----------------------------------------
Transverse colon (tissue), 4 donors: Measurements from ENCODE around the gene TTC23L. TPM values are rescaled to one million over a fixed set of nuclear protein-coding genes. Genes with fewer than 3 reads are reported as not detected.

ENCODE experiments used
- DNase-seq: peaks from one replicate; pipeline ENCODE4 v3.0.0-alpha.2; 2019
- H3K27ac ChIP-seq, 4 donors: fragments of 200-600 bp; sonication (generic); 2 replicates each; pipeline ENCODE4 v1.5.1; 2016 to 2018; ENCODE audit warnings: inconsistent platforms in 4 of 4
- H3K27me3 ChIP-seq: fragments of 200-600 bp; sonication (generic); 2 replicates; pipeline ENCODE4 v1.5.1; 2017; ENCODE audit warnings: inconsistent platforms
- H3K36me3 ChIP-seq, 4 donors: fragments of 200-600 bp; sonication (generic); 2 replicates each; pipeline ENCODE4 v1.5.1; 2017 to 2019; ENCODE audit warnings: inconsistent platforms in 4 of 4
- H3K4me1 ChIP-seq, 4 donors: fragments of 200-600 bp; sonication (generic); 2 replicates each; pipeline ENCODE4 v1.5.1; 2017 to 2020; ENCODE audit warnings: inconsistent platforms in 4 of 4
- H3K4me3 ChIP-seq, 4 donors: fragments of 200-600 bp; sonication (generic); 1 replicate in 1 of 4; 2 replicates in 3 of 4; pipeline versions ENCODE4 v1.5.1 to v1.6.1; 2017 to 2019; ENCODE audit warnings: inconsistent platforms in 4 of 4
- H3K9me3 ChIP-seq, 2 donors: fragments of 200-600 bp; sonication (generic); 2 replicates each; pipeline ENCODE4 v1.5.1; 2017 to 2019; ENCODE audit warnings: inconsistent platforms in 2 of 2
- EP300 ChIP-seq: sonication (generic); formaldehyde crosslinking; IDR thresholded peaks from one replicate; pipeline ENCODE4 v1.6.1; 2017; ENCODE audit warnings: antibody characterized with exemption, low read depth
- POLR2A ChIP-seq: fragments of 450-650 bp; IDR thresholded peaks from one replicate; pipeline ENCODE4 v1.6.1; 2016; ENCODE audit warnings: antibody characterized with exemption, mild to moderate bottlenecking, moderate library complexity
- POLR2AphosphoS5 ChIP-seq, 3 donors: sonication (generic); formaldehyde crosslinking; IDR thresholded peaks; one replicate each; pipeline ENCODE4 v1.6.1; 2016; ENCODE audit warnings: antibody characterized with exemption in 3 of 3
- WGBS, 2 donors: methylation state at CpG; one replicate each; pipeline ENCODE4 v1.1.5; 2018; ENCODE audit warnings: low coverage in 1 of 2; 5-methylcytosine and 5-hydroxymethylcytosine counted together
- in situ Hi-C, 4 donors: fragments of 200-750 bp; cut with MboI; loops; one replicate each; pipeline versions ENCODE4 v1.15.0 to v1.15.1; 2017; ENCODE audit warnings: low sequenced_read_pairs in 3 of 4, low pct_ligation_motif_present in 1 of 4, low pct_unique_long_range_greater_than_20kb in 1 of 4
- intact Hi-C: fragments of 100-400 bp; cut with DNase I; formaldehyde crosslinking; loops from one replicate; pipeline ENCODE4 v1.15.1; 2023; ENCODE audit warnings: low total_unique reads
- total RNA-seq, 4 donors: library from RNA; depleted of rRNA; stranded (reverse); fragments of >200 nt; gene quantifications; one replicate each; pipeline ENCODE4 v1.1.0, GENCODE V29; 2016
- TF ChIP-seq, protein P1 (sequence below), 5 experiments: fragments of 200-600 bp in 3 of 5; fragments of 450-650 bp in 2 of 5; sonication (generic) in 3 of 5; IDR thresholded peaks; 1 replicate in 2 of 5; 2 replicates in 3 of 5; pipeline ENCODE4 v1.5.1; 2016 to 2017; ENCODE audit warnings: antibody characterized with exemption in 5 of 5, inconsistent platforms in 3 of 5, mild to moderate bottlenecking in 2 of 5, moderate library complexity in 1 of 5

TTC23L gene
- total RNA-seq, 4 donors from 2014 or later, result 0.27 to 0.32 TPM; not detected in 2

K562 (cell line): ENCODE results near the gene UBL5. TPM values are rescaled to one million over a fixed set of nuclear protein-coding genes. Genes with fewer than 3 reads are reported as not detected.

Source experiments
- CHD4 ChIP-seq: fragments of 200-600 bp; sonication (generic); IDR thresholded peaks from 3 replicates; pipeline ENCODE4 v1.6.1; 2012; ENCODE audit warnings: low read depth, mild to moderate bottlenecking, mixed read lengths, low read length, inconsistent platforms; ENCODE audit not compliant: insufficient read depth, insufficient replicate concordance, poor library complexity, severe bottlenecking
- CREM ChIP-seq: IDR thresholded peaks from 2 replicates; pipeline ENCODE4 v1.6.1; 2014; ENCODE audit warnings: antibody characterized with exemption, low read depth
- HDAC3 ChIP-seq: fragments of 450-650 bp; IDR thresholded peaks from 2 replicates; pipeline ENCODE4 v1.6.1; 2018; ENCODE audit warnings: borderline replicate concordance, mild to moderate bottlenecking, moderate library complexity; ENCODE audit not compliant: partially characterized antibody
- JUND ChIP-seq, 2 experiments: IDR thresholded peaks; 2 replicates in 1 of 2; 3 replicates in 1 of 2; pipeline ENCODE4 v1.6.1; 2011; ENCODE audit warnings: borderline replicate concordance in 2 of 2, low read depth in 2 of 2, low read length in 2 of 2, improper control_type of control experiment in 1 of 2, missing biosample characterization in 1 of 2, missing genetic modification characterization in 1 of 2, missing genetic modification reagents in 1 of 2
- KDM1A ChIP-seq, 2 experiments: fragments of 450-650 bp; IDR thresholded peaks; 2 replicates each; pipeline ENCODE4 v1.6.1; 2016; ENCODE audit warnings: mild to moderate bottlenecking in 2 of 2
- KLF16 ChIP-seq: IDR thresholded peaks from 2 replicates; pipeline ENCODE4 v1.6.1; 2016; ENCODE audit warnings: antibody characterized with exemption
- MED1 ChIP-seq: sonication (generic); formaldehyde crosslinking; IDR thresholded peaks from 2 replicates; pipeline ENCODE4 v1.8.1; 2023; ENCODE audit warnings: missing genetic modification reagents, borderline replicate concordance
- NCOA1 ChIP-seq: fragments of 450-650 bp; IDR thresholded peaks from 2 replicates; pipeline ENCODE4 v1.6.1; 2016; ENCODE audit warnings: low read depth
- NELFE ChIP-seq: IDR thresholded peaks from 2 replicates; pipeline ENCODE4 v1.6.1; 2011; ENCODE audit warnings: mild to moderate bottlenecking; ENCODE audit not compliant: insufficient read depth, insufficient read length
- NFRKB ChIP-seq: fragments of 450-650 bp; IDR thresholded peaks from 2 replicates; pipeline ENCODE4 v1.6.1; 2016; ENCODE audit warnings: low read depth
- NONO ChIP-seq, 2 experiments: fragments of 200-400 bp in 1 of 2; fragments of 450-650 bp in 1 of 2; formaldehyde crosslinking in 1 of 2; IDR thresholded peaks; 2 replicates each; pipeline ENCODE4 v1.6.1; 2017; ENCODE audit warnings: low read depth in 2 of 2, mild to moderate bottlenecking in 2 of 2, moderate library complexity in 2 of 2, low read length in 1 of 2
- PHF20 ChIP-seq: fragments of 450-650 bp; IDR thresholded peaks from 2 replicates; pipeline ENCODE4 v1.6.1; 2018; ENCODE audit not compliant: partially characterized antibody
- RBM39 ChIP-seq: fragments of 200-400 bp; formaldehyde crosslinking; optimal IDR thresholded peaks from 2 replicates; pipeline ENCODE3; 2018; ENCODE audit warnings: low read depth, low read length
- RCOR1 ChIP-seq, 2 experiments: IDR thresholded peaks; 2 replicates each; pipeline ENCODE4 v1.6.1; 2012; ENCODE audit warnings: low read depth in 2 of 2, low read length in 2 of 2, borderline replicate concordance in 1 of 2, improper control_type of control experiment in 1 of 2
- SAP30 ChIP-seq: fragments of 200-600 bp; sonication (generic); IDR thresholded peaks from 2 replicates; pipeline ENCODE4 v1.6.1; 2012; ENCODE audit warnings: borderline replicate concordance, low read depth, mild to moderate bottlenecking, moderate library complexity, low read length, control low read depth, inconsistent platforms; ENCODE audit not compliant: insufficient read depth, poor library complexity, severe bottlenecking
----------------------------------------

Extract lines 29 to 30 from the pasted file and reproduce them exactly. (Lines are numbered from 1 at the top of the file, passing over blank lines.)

- NCOA1 ChIP-seq: fragments of 450-650 bp; IDR thresholded peaks from 2 replicates; pipeline ENCODE4 v1.6.1; 2016; ENCODE audit warnings: low read depth
- NELFE ChIP-seq: IDR thresholded peaks from 2 replicates; pipeline ENCODE4 v1.6.1; 2011; ENCODE audit warnings: mild to moderate bottlenecking; ENCODE audit not compliant: insufficient read depth, insufficient read length